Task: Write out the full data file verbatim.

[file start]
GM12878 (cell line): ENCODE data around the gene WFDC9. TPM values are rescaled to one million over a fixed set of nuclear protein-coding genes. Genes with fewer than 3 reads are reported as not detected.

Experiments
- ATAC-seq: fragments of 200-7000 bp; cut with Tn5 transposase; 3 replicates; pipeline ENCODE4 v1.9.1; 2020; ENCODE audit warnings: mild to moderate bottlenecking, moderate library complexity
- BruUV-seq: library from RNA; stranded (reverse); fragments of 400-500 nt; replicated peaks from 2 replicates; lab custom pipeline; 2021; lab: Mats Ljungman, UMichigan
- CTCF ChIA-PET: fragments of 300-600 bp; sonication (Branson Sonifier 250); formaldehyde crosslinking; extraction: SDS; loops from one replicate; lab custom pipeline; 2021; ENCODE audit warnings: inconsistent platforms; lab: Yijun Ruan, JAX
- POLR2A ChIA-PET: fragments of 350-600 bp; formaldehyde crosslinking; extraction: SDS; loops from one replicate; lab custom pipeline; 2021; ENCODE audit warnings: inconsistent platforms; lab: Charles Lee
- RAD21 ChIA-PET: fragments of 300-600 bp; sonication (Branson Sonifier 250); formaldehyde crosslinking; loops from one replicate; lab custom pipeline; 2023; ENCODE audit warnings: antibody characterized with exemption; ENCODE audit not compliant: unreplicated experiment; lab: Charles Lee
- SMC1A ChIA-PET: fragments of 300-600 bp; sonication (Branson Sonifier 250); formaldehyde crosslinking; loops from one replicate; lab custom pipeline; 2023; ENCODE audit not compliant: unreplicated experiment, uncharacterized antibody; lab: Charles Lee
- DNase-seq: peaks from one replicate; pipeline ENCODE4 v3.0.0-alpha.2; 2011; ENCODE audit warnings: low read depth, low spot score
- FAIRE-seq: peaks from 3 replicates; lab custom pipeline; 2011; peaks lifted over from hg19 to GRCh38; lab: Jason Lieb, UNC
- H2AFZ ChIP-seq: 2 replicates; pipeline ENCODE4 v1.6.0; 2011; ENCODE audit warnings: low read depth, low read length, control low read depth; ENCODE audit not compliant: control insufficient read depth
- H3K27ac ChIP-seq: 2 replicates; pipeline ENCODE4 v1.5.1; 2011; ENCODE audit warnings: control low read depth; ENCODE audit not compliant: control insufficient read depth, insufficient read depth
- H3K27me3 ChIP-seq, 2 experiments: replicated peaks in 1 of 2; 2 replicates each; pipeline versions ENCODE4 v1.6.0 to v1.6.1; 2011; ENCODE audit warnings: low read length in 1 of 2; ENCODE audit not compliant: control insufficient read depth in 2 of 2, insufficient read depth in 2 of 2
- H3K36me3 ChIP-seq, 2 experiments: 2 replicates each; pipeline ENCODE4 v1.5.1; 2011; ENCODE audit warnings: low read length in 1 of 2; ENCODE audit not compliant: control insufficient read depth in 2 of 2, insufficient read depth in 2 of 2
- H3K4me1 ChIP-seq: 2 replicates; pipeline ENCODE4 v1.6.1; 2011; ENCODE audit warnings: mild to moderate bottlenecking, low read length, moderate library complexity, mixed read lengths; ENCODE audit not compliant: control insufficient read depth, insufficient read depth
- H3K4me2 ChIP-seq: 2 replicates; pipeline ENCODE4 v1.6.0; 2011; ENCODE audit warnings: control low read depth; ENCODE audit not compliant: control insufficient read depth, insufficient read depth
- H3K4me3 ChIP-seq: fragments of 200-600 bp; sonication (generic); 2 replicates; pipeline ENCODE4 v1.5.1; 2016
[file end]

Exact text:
GM12878 (cell line): ENCODE data around the gene WFDC9. TPM values are rescaled to one million over a fixed set of nuclear protein-coding genes. Genes with fewer than 3 reads are reported as not detected.

Experiments
- ATAC-seq: fragments of 200-7000 bp; cut with Tn5 transposase; 3 replicates; pipeline ENCODE4 v1.9.1; 2020; ENCODE audit warnings: mild to moderate bottlenecking, moderate library complexity
- BruUV-seq: library from RNA; stranded (reverse); fragments of 400-500 nt; replicated peaks from 2 replicates; lab custom pipeline; 2021; lab: Mats Ljungman, UMichigan
- CTCF ChIA-PET: fragments of 300-600 bp; sonication (Branson Sonifier 250); formaldehyde crosslinking; extraction: SDS; loops from one replicate; lab custom pipeline; 2021; ENCODE audit warnings: inconsistent platforms; lab: Yijun Ruan, JAX
- POLR2A ChIA-PET: fragments of 350-600 bp; formaldehyde crosslinking; extraction: SDS; loops from one replicate; lab custom pipeline; 2021; ENCODE audit warnings: inconsistent platforms; lab: Charles Lee
- RAD21 ChIA-PET: fragments of 300-600 bp; sonication (Branson Sonifier 250); formaldehyde crosslinking; loops from one replicate; lab custom pipeline; 2023; ENCODE audit warnings: antibody characterized with exemption; ENCODE audit not compliant: unreplicated experiment; lab: Charles Lee
- SMC1A ChIA-PET: fragments of 300-600 bp; sonication (Branson Sonifier 250); formaldehyde crosslinking; loops from one replicate; lab custom pipeline; 2023; ENCODE audit not compliant: unreplicated experiment, uncharacterized antibody; lab: Charles Lee
- DNase-seq: peaks from one replicate; pipeline ENCODE4 v3.0.0-alpha.2; 2011; ENCODE audit warnings: low read depth, low spot score
- FAIRE-seq: peaks from 3 replicates; lab custom pipeline; 2011; peaks lifted over from hg19 to GRCh38; lab: Jason Lieb, UNC
- H2AFZ ChIP-seq: 2 replicates; pipeline ENCODE4 v1.6.0; 2011; ENCODE audit warnings: low read depth, low read length, control low read depth; ENCODE audit not compliant: control insufficient read depth
- H3K27ac ChIP-seq: 2 replicates; pipeline ENCODE4 v1.5.1; 2011; ENCODE audit warnings: control low read depth; ENCODE audit not compliant: control insufficient read depth, insufficient read depth
- H3K27me3 ChIP-seq, 2 experiments: replicated peaks in 1 of 2; 2 replicates each; pipeline versions ENCODE4 v1.6.0 to v1.6.1; 2011; ENCODE audit warnings: low read length in 1 of 2; ENCODE audit not compliant: control insufficient read depth in 2 of 2, insufficient read depth in 2 of 2
- H3K36me3 ChIP-seq, 2 experiments: 2 replicates each; pipeline ENCODE4 v1.5.1; 2011; ENCODE audit warnings: low read length in 1 of 2; ENCODE audit not compliant: control insufficient read depth in 2 of 2, insufficient read depth in 2 of 2
- H3K4me1 ChIP-seq: 2 replicates; pipeline ENCODE4 v1.6.1; 2011; ENCODE audit warnings: mild to moderate bottlenecking, low read length, moderate library complexity, mixed read lengths; ENCODE audit not compliant: control insufficient read depth, insufficient read depth
- H3K4me2 ChIP-seq: 2 replicates; pipeline ENCODE4 v1.6.0; 2011; ENCODE audit warnings: control low read depth; ENCODE audit not compliant: control insufficient read depth, insufficient read depth
- H3K4me3 ChIP-seq: fragments of 200-600 bp; sonication (generic); 2 replicates; pipeline ENCODE4 v1.5.1; 2016